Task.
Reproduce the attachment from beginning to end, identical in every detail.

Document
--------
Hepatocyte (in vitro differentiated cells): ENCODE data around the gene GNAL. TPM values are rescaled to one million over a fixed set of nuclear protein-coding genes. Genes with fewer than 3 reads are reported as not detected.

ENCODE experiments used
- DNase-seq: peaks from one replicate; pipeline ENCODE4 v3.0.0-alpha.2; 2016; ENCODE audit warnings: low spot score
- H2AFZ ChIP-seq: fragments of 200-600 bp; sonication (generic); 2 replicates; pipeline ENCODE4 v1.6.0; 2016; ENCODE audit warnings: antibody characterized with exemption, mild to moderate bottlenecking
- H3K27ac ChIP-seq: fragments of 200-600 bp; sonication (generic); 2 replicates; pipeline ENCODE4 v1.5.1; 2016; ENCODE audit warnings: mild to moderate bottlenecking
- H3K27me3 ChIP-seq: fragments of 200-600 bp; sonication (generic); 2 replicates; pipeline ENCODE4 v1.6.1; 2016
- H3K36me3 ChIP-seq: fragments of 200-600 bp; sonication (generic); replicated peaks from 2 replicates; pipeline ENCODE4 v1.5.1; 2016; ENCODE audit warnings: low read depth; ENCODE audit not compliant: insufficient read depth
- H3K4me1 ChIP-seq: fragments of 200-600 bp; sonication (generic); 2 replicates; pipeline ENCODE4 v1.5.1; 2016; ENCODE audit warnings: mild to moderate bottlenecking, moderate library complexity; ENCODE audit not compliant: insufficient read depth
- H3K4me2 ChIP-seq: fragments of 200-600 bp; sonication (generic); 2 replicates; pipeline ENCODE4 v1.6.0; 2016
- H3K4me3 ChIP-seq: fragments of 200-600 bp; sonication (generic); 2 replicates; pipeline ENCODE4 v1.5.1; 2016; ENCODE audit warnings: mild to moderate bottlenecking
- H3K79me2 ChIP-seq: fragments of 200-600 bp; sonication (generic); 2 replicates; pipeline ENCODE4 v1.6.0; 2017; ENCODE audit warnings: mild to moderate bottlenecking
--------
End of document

Hepatocyte (in vitro differentiated cells): ENCODE data around the gene GNAL. TPM values are rescaled to one million over a fixed set of nuclear protein-coding genes. Genes with fewer than 3 reads are reported as not detected.

ENCODE experiments used
- DNase-seq: peaks from one replicate; pipeline ENCODE4 v3.0.0-alpha.2; 2016; ENCODE audit warnings: low spot score
- H2AFZ ChIP-seq: fragments of 200-600 bp; sonication (generic); 2 replicates; pipeline ENCODE4 v1.6.0; 2016; ENCODE audit warnings: antibody characterized with exemption, mild to moderate bottlenecking
- H3K27ac ChIP-seq: fragments of 200-600 bp; sonication (generic); 2 replicates; pipeline ENCODE4 v1.5.1; 2016; ENCODE audit warnings: mild to moderate bottlenecking
- H3K27me3 ChIP-seq: fragments of 200-600 bp; sonication (generic); 2 replicates; pipeline ENCODE4 v1.6.1; 2016
- H3K36me3 ChIP-seq: fragments of 200-600 bp; sonication (generic); replicated peaks from 2 replicates; pipeline ENCODE4 v1.5.1; 2016; ENCODE audit warnings: low read depth; ENCODE audit not compliant: insufficient read depth
- H3K4me1 ChIP-seq: fragments of 200-600 bp; sonication (generic); 2 replicates; pipeline ENCODE4 v1.5.1; 2016; ENCODE audit warnings: mild to moderate bottlenecking, moderate library complexity; ENCODE audit not compliant: insufficient read depth
- H3K4me2 ChIP-seq: fragments of 200-600 bp; sonication (generic); 2 replicates; pipeline ENCODE4 v1.6.0; 2016
- H3K4me3 ChIP-seq: fragments of 200-600 bp; sonication (generic); 2 replicates; pipeline ENCODE4 v1.5.1; 2016; ENCODE audit warnings: mild to moderate bottlenecking
- H3K79me2 ChIP-seq: fragments of 200-600 bp; sonication (generic); 2 replicates; pipeline ENCODE4 v1.6.0; 2017; ENCODE audit warnings: mild to moderate bottlenecking